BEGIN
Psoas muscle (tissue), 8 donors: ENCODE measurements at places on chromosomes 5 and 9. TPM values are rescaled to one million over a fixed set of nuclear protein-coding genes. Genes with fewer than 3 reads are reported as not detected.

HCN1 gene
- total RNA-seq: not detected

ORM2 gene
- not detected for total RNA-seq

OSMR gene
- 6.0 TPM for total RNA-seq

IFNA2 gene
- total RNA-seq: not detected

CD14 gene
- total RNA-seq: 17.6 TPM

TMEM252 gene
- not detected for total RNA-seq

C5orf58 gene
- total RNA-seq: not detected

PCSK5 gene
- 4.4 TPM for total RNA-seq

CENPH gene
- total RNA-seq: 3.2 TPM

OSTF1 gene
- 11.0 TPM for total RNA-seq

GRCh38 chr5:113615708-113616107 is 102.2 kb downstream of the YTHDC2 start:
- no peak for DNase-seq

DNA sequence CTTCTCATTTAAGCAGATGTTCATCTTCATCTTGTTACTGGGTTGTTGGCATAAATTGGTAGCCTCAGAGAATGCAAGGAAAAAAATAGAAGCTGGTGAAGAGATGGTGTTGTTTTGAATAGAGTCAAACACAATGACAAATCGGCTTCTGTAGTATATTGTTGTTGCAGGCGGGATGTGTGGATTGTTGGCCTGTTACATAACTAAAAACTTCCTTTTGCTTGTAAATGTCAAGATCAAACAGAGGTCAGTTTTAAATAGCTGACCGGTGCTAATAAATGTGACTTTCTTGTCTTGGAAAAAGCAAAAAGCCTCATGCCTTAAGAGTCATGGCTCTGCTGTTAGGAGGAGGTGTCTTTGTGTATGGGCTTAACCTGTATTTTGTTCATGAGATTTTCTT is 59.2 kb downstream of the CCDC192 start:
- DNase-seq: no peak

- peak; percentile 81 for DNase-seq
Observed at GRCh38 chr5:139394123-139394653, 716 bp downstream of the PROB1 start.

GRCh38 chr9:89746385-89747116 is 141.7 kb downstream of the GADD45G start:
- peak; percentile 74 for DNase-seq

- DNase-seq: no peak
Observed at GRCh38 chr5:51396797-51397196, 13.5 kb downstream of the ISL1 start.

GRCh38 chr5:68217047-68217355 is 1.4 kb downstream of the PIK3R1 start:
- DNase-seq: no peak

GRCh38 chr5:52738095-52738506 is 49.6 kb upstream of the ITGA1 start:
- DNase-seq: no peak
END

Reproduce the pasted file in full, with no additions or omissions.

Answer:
Psoas muscle (tissue), 8 donors: ENCODE measurements at places on chromosomes 5 and 9. TPM values are rescaled to one million over a fixed set of nuclear protein-coding genes. Genes with fewer than 3 reads are reported as not detected.

HCN1 gene
- total RNA-seq: not detected

ORM2 gene
- not detected for total RNA-seq

OSMR gene
- 6.0 TPM for total RNA-seq

IFNA2 gene
- total RNA-seq: not detected

CD14 gene
- total RNA-seq: 17.6 TPM

TMEM252 gene
- not detected for total RNA-seq

C5orf58 gene
- total RNA-seq: not detected

PCSK5 gene
- 4.4 TPM for total RNA-seq

CENPH gene
- total RNA-seq: 3.2 TPM

OSTF1 gene
- 11.0 TPM for total RNA-seq

GRCh38 chr5:113615708-113616107 is 102.2 kb downstream of the YTHDC2 start:
- no peak for DNase-seq

DNA sequence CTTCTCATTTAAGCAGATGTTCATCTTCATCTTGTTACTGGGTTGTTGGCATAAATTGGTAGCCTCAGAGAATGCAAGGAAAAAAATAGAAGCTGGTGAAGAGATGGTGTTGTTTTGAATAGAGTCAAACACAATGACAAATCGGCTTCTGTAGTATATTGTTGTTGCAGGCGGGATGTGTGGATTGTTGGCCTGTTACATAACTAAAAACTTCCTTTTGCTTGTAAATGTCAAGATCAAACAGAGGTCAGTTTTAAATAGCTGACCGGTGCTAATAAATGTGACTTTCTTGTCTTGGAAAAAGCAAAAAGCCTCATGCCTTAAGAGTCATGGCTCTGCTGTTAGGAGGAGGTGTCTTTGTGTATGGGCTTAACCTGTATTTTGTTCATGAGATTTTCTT is 59.2 kb downstream of the CCDC192 start:
- DNase-seq: no peak

- peak; percentile 81 for DNase-seq
Observed at GRCh38 chr5:139394123-139394653, 716 bp downstream of the PROB1 start.

GRCh38 chr9:89746385-89747116 is 141.7 kb downstream of the GADD45G start:
- peak; percentile 74 for DNase-seq

- DNase-seq: no peak
Observed at GRCh38 chr5:51396797-51397196, 13.5 kb downstream of the ISL1 start.

GRCh38 chr5:68217047-68217355 is 1.4 kb downstream of the PIK3R1 start:
- DNase-seq: no peak

GRCh38 chr5:52738095-52738506 is 49.6 kb upstream of the ITGA1 start:
- DNase-seq: no peak